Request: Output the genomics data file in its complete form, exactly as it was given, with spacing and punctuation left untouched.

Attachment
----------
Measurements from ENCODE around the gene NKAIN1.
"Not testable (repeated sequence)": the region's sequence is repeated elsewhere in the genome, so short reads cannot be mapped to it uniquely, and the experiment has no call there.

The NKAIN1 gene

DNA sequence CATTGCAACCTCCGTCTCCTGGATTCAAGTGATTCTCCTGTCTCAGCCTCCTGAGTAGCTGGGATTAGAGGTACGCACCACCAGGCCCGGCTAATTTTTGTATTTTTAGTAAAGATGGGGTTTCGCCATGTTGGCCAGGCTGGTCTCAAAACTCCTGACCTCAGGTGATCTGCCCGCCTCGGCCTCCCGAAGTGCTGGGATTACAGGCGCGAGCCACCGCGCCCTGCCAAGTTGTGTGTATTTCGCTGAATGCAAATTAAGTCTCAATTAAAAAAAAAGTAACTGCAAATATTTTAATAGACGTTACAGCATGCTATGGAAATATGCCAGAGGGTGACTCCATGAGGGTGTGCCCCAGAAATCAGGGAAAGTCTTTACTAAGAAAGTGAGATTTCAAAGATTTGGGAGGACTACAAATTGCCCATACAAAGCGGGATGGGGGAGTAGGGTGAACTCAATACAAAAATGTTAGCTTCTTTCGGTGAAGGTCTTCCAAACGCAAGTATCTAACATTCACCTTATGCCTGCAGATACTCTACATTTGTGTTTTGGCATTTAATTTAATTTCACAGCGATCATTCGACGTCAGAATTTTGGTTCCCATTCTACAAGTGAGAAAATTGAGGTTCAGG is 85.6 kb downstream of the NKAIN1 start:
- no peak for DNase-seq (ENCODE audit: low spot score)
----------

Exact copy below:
Measurements from ENCODE around the gene NKAIN1.
"Not testable (repeated sequence)": the region's sequence is repeated elsewhere in the genome, so short reads cannot be mapped to it uniquely, and the experiment has no call there.

The NKAIN1 gene

DNA sequence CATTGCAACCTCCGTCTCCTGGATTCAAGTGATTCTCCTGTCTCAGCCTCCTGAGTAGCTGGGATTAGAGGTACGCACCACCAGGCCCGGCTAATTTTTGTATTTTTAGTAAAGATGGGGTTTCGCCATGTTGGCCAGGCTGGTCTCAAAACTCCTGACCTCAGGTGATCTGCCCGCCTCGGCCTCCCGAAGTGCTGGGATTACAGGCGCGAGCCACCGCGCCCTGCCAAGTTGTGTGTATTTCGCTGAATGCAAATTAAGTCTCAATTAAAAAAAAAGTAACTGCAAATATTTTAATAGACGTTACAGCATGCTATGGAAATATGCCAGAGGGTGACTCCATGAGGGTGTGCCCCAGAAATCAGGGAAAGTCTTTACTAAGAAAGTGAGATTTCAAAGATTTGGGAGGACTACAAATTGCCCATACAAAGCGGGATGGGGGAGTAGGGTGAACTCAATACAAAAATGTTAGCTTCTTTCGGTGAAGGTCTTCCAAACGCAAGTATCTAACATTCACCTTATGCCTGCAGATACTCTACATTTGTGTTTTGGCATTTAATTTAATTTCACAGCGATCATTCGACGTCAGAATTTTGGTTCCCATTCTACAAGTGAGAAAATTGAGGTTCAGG is 85.6 kb downstream of the NKAIN1 start:
- no peak for DNase-seq (ENCODE audit: low spot score)